LaMarr Woodley’s return to the lineup lasted all of two plays. Aside from the linebackers had a strong showing. Jason Worilds did not have a sack, but did have two pressures. Lawrence Timmons was all over the field as usual, and Jarvis Jones defensed the Bengals 2 point conversion attempt. Vince Williams resumed his spot at inside linebacker, and Terrance Garvin also saw signifgant time in the Steelers Nickle defense. Grade: B+
Cortez Allen replaced William Gay in the starting line up and had a pass defensed. Ike Taylor led the team in tackles and defended two passes. Polamalu forced another fumble and returned to his strong safety spot for most of the night. Will Allen likewise got playing time, and Gay defended a pass. The secondary put in a strong night, but coverage broke down badly on the Bengals final touchdown pass, which, had the two point conversion been successful, could have gotten Cincinnati back in the game. Grade: B-
Special Teams in the NFL is all about “want to” and the devastating job that the punt return team did in clearing a path for Antonio Brown on the 67 yard return (where Brown displayed yet another bust of speed) was all about attitude. While Steel Curtain Rising does not condone helmet to helmet hits, it must be said that Terrance Garvin’s jaw breaking block on Kevin Huber represented an awesome display of power. Shaun Suisham was 3-3 including a 45 yarder into the wind. Mat McBride’s punting average was nothing to write home about, but no punts were returned. While the praise for all of these positives is legitimate, it would be remiss to ignore the fact that the Bengals kick return game enjoyed a lot of success, including one 52 yard return. Those don’t erase the positives, but they do bring the grade down. Grade: B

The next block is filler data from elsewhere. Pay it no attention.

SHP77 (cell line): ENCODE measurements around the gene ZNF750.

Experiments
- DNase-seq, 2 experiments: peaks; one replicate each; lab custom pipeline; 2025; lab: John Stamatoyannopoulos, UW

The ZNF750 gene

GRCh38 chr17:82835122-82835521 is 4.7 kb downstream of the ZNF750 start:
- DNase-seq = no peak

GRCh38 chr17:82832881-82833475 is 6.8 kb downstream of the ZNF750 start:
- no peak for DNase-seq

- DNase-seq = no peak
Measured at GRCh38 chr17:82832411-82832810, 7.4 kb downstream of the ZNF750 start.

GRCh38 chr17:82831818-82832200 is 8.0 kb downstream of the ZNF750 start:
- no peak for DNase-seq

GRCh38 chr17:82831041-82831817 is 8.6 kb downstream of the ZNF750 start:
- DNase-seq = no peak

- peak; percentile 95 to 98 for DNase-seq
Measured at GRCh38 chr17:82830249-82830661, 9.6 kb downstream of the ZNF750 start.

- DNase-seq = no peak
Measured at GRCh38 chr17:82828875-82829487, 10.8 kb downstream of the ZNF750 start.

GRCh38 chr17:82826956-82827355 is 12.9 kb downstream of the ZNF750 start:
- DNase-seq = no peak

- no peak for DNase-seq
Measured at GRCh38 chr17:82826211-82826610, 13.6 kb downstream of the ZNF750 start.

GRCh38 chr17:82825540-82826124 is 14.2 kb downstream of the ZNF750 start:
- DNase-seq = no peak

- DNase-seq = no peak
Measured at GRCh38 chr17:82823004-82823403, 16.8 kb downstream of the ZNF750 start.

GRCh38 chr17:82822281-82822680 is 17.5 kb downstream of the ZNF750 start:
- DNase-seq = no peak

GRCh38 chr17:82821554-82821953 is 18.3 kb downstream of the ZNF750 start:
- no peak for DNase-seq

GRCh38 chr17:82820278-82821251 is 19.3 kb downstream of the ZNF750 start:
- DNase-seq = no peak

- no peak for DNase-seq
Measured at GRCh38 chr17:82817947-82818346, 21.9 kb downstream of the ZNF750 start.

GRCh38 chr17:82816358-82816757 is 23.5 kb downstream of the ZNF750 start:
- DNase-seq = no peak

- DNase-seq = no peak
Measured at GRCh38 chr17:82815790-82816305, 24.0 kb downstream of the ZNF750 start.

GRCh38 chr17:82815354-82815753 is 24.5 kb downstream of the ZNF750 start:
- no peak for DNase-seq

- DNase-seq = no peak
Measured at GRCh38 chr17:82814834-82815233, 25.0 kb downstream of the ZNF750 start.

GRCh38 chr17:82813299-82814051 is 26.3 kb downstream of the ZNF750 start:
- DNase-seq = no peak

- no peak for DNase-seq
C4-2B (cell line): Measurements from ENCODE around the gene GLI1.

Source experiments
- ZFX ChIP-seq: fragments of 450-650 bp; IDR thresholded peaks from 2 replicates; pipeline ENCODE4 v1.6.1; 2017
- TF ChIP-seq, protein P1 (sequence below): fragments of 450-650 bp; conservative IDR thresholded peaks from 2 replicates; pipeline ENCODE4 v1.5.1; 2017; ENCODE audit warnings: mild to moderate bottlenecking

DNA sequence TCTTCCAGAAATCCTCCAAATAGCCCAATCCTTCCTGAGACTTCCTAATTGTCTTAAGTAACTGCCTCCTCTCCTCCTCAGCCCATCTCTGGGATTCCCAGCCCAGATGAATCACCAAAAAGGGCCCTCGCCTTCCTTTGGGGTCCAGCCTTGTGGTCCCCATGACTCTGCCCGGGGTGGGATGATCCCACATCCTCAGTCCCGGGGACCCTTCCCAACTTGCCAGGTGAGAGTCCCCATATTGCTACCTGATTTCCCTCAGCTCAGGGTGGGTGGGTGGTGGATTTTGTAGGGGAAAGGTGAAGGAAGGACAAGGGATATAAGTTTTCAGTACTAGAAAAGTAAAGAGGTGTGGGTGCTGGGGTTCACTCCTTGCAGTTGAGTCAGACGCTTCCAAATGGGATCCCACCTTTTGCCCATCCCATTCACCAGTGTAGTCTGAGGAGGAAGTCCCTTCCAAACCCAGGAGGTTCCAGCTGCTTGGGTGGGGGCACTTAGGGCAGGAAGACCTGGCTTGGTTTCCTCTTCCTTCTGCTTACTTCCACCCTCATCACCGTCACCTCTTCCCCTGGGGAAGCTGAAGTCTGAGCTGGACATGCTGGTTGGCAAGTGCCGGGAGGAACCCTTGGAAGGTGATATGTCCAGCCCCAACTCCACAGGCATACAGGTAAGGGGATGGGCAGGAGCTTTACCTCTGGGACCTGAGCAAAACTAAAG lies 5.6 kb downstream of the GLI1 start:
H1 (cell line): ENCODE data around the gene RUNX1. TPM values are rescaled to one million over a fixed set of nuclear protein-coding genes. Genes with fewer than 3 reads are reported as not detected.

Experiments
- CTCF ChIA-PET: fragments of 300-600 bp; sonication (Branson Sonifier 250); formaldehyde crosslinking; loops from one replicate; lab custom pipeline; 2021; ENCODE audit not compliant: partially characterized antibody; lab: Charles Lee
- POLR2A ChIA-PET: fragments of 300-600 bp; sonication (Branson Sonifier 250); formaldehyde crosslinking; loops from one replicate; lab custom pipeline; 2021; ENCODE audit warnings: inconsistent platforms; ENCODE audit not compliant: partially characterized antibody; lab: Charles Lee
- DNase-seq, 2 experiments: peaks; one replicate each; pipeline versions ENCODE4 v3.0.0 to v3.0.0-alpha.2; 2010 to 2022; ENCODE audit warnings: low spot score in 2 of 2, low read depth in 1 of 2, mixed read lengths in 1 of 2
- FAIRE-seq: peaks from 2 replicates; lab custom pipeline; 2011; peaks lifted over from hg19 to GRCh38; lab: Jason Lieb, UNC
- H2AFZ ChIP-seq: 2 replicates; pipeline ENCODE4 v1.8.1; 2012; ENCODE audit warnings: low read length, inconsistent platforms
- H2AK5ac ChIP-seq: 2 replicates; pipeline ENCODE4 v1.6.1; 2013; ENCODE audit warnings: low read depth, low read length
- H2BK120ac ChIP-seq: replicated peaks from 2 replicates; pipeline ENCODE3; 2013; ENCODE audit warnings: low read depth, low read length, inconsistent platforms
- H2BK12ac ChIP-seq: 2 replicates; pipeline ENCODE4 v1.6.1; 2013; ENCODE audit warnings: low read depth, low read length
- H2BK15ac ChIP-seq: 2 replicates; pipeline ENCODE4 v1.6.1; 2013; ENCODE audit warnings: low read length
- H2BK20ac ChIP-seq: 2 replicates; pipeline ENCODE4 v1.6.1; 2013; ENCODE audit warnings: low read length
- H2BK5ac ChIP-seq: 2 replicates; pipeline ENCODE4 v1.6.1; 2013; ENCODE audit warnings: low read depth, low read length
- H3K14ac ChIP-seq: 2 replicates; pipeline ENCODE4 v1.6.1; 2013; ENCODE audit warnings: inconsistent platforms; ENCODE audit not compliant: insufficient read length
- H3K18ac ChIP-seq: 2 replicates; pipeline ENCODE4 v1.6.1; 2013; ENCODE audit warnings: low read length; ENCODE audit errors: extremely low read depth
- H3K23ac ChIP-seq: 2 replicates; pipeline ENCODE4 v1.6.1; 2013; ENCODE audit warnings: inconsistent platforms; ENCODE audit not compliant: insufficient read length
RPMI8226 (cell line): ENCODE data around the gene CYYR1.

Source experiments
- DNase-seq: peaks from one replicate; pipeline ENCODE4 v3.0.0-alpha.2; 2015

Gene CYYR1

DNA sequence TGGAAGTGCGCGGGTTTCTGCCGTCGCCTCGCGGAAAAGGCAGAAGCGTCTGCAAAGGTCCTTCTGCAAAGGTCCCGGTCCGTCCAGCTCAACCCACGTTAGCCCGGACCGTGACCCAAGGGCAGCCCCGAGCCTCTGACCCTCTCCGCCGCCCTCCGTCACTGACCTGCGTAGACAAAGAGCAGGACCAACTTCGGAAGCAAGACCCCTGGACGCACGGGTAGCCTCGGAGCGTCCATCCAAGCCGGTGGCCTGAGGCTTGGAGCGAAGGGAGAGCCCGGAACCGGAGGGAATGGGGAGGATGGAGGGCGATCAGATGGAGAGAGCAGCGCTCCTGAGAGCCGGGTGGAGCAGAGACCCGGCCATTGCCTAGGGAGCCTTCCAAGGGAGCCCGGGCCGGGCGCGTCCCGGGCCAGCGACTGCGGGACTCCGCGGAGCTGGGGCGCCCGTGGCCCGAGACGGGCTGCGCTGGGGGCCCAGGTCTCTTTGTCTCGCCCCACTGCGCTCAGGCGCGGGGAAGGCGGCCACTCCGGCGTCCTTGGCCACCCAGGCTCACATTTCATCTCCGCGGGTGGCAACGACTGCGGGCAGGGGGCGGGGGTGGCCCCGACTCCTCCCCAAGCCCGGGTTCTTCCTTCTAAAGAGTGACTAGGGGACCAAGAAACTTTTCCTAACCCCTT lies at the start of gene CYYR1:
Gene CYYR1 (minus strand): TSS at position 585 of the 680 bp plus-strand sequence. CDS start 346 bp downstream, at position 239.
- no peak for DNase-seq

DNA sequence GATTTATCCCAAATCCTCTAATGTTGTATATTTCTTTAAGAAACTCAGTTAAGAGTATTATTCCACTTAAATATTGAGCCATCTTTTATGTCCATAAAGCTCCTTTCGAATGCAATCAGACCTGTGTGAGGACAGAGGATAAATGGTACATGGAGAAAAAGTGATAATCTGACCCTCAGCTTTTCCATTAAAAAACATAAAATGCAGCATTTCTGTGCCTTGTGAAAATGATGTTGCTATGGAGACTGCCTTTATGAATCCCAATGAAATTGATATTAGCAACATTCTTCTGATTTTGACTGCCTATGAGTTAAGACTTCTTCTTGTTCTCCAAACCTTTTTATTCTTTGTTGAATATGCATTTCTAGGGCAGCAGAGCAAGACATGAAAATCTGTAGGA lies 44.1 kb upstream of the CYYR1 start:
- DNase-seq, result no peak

There are times when analysis of the coaching staff revolves around game plans, personnel choices, and strategic decisions. And then there are times when those things finish in a very distant second place. Quitting on a coach when the playoff homes have been elimated is an artform in the NFL. Few coaches can keep a team both fired up and focused.
Yet a visitor from Mars observing the intensity and focus displayed in the first quarter against the Bengals would readily conclude that it was the Steelers, and not the Bengals, who were vying for the division crown and a possible first round bye. While credit for that must be shared across the franchise, Mike Tomlin deserves to be first among equals. Grade: A-
Unsung Hero Award
By the time December rolled around, former Steelers head coach Bill Cowher was fond of saying that first year players were no longer rookies. While the greatest jump in performance is typically tracked between years 1 and 2, young players do make progress in their rookie years. And this young gentleman certainly has. This player not only led his unit in tackles, he put himself in position to make a play during the Bengals first attempt to convert a 3rd and 1 and he stopped him man cold. This play set the tone for the entire night, and for that Vince Williams is the Unsung Hero in the victory over Cincinnati at Heinz Field.